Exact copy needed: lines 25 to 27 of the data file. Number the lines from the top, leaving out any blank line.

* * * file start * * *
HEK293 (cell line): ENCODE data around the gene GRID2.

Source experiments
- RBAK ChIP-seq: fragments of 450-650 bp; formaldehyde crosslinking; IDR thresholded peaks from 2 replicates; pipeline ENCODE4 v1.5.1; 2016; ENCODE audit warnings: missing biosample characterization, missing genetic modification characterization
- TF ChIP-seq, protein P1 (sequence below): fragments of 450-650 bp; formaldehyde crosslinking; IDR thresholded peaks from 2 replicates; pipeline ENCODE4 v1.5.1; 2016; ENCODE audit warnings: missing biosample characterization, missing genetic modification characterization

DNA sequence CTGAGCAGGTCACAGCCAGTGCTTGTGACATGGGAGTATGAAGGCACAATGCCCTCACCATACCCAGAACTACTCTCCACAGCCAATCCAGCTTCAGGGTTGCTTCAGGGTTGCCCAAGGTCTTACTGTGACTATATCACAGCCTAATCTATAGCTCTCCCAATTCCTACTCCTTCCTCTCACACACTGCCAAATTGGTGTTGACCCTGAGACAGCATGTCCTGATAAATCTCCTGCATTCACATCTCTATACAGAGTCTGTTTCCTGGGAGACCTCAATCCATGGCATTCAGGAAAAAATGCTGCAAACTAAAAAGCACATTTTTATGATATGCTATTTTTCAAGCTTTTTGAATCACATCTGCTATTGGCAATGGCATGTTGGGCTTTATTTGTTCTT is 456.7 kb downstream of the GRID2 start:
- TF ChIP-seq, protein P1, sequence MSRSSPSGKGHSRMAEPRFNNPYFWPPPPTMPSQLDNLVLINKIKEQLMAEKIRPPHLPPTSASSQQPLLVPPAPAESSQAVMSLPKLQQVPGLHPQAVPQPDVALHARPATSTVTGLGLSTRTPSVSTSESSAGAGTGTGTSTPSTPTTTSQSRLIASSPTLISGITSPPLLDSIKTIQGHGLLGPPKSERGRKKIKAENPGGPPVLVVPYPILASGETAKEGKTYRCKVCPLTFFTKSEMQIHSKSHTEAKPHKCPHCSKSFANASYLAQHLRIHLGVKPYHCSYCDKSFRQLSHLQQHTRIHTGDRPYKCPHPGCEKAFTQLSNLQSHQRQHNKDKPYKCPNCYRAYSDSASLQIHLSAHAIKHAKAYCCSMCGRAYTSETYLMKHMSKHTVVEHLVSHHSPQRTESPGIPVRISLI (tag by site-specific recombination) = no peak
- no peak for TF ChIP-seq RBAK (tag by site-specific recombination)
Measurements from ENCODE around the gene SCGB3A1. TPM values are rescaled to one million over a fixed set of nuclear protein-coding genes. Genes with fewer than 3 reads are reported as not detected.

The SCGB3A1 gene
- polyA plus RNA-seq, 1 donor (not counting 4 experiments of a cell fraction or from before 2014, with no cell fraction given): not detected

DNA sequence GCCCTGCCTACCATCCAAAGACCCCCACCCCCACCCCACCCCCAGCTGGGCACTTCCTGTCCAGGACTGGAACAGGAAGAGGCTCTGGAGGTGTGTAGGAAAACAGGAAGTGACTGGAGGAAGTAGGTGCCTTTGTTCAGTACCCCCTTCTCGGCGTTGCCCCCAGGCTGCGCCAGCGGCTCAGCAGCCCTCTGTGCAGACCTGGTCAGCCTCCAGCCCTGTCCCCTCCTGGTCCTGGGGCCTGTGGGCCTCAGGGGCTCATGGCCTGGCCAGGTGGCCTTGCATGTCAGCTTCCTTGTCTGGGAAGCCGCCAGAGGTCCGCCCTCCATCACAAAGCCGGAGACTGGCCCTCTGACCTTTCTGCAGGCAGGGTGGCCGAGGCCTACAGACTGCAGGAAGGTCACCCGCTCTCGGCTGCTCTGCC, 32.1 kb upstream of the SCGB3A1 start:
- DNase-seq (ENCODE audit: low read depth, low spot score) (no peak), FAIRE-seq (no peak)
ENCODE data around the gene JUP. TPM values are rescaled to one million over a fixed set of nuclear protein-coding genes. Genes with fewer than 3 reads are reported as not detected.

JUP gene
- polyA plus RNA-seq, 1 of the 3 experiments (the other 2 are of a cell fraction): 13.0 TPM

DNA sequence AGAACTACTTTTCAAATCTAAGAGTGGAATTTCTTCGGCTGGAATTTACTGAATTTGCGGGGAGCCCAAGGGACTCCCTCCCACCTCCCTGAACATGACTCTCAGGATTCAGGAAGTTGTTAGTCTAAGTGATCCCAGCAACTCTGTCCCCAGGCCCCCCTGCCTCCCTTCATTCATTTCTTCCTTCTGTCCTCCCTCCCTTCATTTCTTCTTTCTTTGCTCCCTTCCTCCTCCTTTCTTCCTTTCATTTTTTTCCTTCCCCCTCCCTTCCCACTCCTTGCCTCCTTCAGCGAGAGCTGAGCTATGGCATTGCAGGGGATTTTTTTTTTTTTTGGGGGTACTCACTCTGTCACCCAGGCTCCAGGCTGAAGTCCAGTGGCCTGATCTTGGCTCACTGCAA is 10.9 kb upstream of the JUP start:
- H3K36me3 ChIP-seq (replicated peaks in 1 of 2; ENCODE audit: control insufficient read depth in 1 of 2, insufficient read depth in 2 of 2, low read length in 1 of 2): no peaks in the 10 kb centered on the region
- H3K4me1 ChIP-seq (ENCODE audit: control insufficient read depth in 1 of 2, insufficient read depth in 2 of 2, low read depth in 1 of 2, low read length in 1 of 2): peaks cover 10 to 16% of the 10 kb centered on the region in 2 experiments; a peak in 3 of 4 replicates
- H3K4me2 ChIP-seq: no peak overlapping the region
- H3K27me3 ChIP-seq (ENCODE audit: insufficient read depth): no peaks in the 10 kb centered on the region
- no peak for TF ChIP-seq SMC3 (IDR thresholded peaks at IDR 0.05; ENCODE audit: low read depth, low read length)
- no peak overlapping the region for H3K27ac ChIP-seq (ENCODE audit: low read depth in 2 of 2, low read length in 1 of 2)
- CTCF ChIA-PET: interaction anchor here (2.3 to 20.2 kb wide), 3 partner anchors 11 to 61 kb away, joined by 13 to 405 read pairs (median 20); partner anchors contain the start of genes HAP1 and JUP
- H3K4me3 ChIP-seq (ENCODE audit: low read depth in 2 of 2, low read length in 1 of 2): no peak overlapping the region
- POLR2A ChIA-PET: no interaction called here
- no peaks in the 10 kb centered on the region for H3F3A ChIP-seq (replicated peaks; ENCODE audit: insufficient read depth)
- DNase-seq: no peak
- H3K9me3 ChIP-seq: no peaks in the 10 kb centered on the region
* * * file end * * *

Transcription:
- POLR2A ChIA-PET: no interaction called here
- no peaks in the 10 kb centered on the region for H3F3A ChIP-seq (replicated peaks; ENCODE audit: insufficient read depth)
- DNase-seq: no peak